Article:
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The Legacy of James Gorman: A Look Back at His Tenure at Morgan Stanley

The Legacy of James Gorman: A Look Back at His Tenure at Morgan Stanley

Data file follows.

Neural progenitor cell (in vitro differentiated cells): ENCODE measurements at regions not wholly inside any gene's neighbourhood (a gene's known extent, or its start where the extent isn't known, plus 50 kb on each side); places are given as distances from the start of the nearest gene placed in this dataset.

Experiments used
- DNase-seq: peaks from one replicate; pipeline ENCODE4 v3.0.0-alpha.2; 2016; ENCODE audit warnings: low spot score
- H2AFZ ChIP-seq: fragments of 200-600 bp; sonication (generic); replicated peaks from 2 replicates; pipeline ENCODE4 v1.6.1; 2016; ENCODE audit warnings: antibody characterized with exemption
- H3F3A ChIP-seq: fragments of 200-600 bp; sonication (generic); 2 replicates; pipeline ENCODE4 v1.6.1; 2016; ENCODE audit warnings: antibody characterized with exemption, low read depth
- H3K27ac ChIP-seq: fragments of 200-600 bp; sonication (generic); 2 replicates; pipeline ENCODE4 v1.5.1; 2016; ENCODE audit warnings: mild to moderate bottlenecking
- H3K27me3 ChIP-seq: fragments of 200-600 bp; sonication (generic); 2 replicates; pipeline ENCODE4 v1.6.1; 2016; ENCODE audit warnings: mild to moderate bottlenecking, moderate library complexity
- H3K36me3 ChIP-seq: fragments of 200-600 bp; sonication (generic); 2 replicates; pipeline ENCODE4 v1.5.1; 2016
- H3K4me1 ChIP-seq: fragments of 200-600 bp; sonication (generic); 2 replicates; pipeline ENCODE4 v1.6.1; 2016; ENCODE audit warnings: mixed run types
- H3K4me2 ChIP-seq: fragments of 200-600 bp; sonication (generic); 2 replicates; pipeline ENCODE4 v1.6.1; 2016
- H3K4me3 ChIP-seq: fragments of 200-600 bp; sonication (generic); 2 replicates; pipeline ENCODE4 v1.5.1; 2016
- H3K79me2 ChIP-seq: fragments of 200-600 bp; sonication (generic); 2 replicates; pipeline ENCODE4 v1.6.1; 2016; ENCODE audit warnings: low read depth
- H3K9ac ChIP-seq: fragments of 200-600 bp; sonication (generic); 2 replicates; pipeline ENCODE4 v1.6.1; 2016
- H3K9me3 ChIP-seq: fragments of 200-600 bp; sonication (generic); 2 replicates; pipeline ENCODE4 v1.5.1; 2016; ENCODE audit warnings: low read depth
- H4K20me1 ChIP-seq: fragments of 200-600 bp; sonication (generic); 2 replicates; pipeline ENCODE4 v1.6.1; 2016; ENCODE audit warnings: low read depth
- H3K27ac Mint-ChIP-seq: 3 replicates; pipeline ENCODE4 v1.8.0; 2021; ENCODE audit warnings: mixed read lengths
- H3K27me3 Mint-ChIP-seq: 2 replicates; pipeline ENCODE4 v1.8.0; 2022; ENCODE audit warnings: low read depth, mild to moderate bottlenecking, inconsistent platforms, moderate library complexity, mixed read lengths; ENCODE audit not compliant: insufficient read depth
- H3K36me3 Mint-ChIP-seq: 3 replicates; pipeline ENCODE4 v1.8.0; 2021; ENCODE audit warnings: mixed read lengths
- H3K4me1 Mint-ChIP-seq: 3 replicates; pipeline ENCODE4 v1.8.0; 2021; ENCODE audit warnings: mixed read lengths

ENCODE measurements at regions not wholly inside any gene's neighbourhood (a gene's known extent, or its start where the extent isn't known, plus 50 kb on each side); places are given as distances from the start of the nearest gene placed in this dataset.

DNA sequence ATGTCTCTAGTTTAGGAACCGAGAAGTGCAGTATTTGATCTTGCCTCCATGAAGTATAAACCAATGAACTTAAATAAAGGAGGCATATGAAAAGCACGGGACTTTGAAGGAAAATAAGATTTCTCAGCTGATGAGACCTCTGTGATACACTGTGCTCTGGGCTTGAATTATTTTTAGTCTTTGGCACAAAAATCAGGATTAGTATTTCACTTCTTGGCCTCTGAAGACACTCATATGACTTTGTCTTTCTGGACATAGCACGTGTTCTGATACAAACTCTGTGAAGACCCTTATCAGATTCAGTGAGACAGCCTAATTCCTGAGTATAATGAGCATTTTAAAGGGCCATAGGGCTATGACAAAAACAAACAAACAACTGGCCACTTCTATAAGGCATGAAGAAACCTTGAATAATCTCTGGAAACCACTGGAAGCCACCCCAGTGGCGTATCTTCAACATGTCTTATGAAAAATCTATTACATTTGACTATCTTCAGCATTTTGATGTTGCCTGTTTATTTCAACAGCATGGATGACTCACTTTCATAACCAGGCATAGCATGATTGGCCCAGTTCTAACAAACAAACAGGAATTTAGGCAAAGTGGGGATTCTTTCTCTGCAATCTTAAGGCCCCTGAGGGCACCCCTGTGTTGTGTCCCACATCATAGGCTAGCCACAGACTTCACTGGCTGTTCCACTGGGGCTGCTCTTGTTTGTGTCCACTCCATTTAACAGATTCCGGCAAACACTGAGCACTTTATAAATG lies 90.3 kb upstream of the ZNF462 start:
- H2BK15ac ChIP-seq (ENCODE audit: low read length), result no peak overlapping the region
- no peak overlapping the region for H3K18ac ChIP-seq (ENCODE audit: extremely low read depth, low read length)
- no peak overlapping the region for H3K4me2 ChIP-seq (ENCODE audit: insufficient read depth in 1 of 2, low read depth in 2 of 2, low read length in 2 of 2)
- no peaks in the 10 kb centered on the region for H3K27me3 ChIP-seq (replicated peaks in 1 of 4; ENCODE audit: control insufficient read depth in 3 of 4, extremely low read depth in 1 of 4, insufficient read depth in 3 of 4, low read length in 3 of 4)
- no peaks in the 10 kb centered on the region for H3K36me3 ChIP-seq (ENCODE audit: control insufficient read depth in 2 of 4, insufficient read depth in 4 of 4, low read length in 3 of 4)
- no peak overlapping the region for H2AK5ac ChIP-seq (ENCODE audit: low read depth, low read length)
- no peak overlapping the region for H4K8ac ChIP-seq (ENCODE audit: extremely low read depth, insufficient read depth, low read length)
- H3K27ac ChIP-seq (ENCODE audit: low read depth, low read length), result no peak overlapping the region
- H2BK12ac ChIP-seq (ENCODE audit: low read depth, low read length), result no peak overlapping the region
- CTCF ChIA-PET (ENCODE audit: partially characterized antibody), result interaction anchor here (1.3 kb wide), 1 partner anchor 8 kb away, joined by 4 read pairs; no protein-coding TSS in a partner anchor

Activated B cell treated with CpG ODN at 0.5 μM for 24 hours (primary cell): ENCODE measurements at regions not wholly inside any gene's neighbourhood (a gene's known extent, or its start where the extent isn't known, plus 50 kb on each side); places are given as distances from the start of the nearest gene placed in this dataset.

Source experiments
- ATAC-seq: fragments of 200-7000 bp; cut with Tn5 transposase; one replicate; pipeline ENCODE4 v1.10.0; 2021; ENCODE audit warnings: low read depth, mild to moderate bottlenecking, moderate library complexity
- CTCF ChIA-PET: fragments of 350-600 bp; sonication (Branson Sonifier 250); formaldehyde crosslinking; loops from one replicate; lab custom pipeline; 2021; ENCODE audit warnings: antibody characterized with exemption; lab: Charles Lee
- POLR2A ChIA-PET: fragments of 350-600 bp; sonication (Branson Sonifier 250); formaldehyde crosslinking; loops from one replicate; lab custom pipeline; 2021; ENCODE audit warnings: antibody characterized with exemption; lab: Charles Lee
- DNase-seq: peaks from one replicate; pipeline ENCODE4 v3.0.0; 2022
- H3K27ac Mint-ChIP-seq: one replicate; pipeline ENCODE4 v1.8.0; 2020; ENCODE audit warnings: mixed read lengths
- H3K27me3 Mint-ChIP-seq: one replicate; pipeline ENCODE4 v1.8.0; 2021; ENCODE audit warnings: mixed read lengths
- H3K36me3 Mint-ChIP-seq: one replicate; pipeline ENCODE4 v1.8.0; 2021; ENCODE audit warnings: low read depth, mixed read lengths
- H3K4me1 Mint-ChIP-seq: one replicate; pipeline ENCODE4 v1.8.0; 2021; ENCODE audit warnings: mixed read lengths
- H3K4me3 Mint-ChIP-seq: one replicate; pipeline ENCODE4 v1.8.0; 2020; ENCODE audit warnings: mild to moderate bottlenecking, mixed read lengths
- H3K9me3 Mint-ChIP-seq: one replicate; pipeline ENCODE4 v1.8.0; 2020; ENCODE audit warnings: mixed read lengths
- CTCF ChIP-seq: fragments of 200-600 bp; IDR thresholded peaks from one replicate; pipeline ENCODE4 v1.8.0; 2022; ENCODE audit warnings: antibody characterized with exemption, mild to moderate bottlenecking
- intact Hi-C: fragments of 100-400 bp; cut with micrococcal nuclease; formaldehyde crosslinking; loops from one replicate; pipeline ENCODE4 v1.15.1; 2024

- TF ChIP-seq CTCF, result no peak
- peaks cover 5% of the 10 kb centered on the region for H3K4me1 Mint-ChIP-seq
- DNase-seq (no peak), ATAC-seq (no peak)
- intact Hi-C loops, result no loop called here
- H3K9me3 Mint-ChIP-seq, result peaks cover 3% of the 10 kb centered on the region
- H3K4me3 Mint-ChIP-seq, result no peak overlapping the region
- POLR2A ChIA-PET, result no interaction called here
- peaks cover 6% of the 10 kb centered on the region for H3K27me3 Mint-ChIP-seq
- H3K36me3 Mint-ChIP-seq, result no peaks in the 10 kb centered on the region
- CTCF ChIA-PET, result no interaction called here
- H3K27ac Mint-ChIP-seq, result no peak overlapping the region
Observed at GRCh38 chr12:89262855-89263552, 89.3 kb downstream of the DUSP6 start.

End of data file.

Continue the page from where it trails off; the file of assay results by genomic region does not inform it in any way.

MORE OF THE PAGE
James Gorman is a corporate pragmatist. With his ramrod posture, modulated voice, and professional demeanor of an experienced lawyer and McKinsey consultant. He took over a Morgan Stanley that suffered during the credit crisis, and has shifted it away from riskier areas like trading to focus more on wealth management instead of trading. That strategy has proven fruitful. How He Got There Gorman first joined Morgan Stanley as co-president during 2008, during its near train wreck of global financial turmoil. Since 2010, when he became CEO, Gorman has become one of the longest-serving bank executives. Since becoming CEO, he has prioritized stabilizing Morgan Stanley; building out its wealth management business to generate fee income instead of lump sum dealmaking fees; as well as expanding it through acquisitions such as E*Trade and Eaton Vance which now account for about 50% of revenue generated at Morgan Stanley. Gorman has substantially reduced risk and created a more balanced investment bank during his tenure, which investors have recognized with one of the highest valuations among large bank peers - due to steadier revenues from wealth and asset management compared with more volatile fees for trading and advisory services. At a Wharton Leadership Lecture Series event earlier this month, Gorman provided insights into what has been learned from the banking crisis and outlined his vision of its future. A soft-spoken man with deep financial knowledge - unlike Jamie Dimon at JPMorgan Chase or Lloyd Blankfein from Goldman Sachs. He exuded calm yet exuded authority. As for his business acumen, he does have an intuitive sense of what will work in the financial industry and what won't. He understands what people want and isn't afraid to try something different if he thinks it could be successful. Gorman has learned the hard way that having a positive reputation allows companies to weather many storms, while an adverse one can be harder to recover from. That is why he's so dedicated to improving Morgan Stanley's image; his legacy will live on. Watch the video above for more from Gorman. The Strategy James Gorman transformed Morgan Stanley from an almost bankrupt financial services provider during the 2008 crisis into a wealth management powerhouse with steady client assets. Through strategic acquisitions he has helped shift revenue away from investment banking and trading towards steady sources such as asset management and wealth planning services. Gorman also transformed its culture, infrastructure and technology systems. Morgan Stanley's stock has seen dramatic returns during his tenure and now trades at a premium to its book value - testament to both its strategy and investors who prefer asset management/wealth planning revenue streams over volatile trading/investment banking fees. Morgan Stanley has taken an aggressive stance recently, emphasizing its top-performing wealth and asset management businesses - which contributed 55% of revenue last year - as an antidote for higher interest rates that have reduced investment-banking revenues and hindered deal making. This strategy has helped neutralize any adverse effect from higher interest rates that has reduced dealmaking revenues. Gorman has made several strategic moves during their tenure at Smith Barney. These decisions include buying it from Citigroup during the crisis and adding thousands of financial advisors. Most recently, Gorman expanded its nontrading revenue streams with purchases like E-Trade and Eaton Vance as nontrading revenue generators; additionally in 2020 they established an alliance dedicated to improving children's mental health. Gorman's announcement to step down as CEO and move into executive chairman status has launched an intense competition among senior leaders at the firm to fill his role. Andy Saperstein, co-president and leader of wealth management division Andy Saperstein are considered leading candidates; Ted Pick and Dan Simkowitz are other potential successors who all hold key positions within the firm. Born and educated in Melbourne, Australia, Gorman earned both his undergraduate degree in law and economics as well as an MBA from Columbia Business School. Additionally, he currently sits on the boards of directors for Partnership for https://richpeoplemall.com York City and Institute of International Finance as well as being part of US Federal Reserve Bank Advisory Council and Monetary Authority of Singapore International Advisory Panel memberships. The Execution James Gorman arrived at Morgan Stanley following a financial crisis that had brought it to its knees, determined to revitalize and stabilize it for long-term survival. To do this, he focused on rebuilding talent within securities while improving profit margins in wealth management and asset management - two crucial functions. To meet his objective he made astute personnel decisions like hiring former Merrill star Greg Fleming as head of asset-management division which now accounts for roughly 50% of overall revenue contribution; additionally he expanded wealth-management business by purchasing E*Trade and Eaton Vance businesses to accelerate growth within those divisions and business units accelerated significantly by buying E*Trade and Eaton Vance respectively. Last year was perhaps his crowning achievement during his time with Morgan Stanley: two major public offerings led by Gorman were completed successfully thanks to strong stock markets that propelled their prices skywards. Gorman appears unperturbed by the thought that his tenure at a firm that still needs work to come back into health is coming to an end, stating his optimism for its continued success in future endeavors. Confidence emanates from his calm, cerebral approach to an industry that can often be highly emotional. He's no fan of J.P. Morgan Chase's Jamie Dimon or Goldman Sachs' Lloyd Blankfein's bombastic style or disdainful mannerisms of many of his peers; instead he speaks softly and deliberately while projecting an air of authority with an almost military posture. McKinsey senior partners Vik Malhotra and Asheet Mehta recently hosted him for this episode of our Inside the Strategy Room podcast, discussing his journey reshaping Morgan Stanley, why culture is essential to any successful company, and how his years as an avid poker player help him think through resource allocation challenges. Our McKinsey podcast series serves as a monthly conversation on issues and ideas that matter most to our clients, colleagues and you - subscribe through Apple Podcasts, Spotify or wherever you get your audio shows for monthly conversations on issues and ideas that matter most - subscribe on Apple Podcasts or Spotify or wherever your audio shows come from for monthly discussions that matter most! The Results Gorman's leadership of Morgan Stanley during the financial crisis nearly brought it to its knees, yet afterward he focused on stabilizing it for long-term survival by expanding Morgan Stanley's wealth-management business - providing steady fee income rather than unpredictable revenue from trading securities or making deals - and adding assets through purchases of E*Trade and Eaton Vance to create one of the highest valuations among big banks. Investors rewarded his effort, giving Morgan Stanley one of its highest valuations among big-bank peers. Gorman has also proven an adept capital allocator. Since taking over in 2015, Morgan Stanley shareholders have seen returns of more than 180%, surpassing the S&P 500's nearly 270% increase and significantly outstripping KBW Bank Index's 80% surge. He also reduced risk taking that contributed to Morgan Stanley's troubles during 2008. He did so by cutting down fixed income trading operations which were losing billions annually and by restructuring them significantly to reduce risks at riskier divisions within Morgan Stanley - these changes helped reduce risk-taking that was previously taking advantage of in 2008 which caused Morgan Stanley to go bankrupt. Gorman may leave his most lasting mark as CEO by his succession approach at Morgan Stanley. He announced he will step down as CEO within one year and become executive chairman, promising that one of Morgan Stanley's existing internal leadership will take charge and lead it forward. This stands in stark contrast to the management turmoil seen during the 2000s that left Morgan Stanley crippled due to internal rivalries and infighting among top management, including an incendiary feud between then-CEOs Phil Purcell and John Mack who both sought control. Gorman has been setting the foundation for an orderly transition since earlier this year. He elevated two lieutenants to co presidents earlier this year and indicated his readiness for them to assume CEO responsibilities by making this clear in January. Furthermore, Gorman has gradually relinquished various board seats while delegating day-to-day operations further to these new lieutenants. Gorman lived by his own personal credo of honesty and hard work while giving back to the community. Together with Tena, they donated generously to charities supporting children's healthcare, medical research, education, public television broadcasting in San Antonio as well as being active members of their church congregation. Gorman believed strongly in sharing blessings he received throughout life - his son writes this is something his grandfather believed firmly.